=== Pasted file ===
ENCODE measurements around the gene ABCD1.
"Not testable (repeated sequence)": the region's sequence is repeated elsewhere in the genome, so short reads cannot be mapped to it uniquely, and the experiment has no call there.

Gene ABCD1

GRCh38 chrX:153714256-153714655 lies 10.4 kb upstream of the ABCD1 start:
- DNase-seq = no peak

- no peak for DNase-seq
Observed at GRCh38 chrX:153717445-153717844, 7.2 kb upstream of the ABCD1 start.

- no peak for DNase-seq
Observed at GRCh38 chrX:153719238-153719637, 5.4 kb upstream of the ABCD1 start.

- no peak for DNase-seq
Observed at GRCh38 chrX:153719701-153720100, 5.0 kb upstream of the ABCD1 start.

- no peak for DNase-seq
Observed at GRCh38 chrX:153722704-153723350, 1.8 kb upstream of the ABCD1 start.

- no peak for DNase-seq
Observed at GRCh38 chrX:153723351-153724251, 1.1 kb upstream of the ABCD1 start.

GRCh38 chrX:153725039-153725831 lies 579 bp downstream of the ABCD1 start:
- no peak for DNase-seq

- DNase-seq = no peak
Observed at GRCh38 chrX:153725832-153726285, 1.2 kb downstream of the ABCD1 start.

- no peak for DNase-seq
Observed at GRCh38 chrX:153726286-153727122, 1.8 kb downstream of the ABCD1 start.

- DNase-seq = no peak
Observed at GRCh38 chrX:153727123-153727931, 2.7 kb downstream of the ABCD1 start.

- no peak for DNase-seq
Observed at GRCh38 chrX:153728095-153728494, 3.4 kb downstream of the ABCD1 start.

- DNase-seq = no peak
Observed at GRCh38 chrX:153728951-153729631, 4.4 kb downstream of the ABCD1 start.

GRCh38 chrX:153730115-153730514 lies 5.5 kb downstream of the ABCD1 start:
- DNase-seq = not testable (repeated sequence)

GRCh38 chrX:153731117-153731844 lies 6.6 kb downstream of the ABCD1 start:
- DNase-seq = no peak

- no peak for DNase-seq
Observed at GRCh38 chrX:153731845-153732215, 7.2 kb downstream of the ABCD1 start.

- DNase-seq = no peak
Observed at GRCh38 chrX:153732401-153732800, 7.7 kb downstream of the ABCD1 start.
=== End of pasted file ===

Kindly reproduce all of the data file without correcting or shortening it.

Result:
ENCODE measurements around the gene ABCD1.
"Not testable (repeated sequence)": the region's sequence is repeated elsewhere in the genome, so short reads cannot be mapped to it uniquely, and the experiment has no call there.

Gene ABCD1

GRCh38 chrX:153714256-153714655 lies 10.4 kb upstream of the ABCD1 start:
- DNase-seq = no peak

- no peak for DNase-seq
Observed at GRCh38 chrX:153717445-153717844, 7.2 kb upstream of the ABCD1 start.

- no peak for DNase-seq
Observed at GRCh38 chrX:153719238-153719637, 5.4 kb upstream of the ABCD1 start.

- no peak for DNase-seq
Observed at GRCh38 chrX:153719701-153720100, 5.0 kb upstream of the ABCD1 start.

- no peak for DNase-seq
Observed at GRCh38 chrX:153722704-153723350, 1.8 kb upstream of the ABCD1 start.

- no peak for DNase-seq
Observed at GRCh38 chrX:153723351-153724251, 1.1 kb upstream of the ABCD1 start.

GRCh38 chrX:153725039-153725831 lies 579 bp downstream of the ABCD1 start:
- no peak for DNase-seq

- DNase-seq = no peak
Observed at GRCh38 chrX:153725832-153726285, 1.2 kb downstream of the ABCD1 start.

- no peak for DNase-seq
Observed at GRCh38 chrX:153726286-153727122, 1.8 kb downstream of the ABCD1 start.

- DNase-seq = no peak
Observed at GRCh38 chrX:153727123-153727931, 2.7 kb downstream of the ABCD1 start.

- no peak for DNase-seq
Observed at GRCh38 chrX:153728095-153728494, 3.4 kb downstream of the ABCD1 start.

- DNase-seq = no peak
Observed at GRCh38 chrX:153728951-153729631, 4.4 kb downstream of the ABCD1 start.

GRCh38 chrX:153730115-153730514 lies 5.5 kb downstream of the ABCD1 start:
- DNase-seq = not testable (repeated sequence)

GRCh38 chrX:153731117-153731844 lies 6.6 kb downstream of the ABCD1 start:
- DNase-seq = no peak

- no peak for DNase-seq
Observed at GRCh38 chrX:153731845-153732215, 7.2 kb downstream of the ABCD1 start.

- DNase-seq = no peak
Observed at GRCh38 chrX:153732401-153732800, 7.7 kb downstream of the ABCD1 start.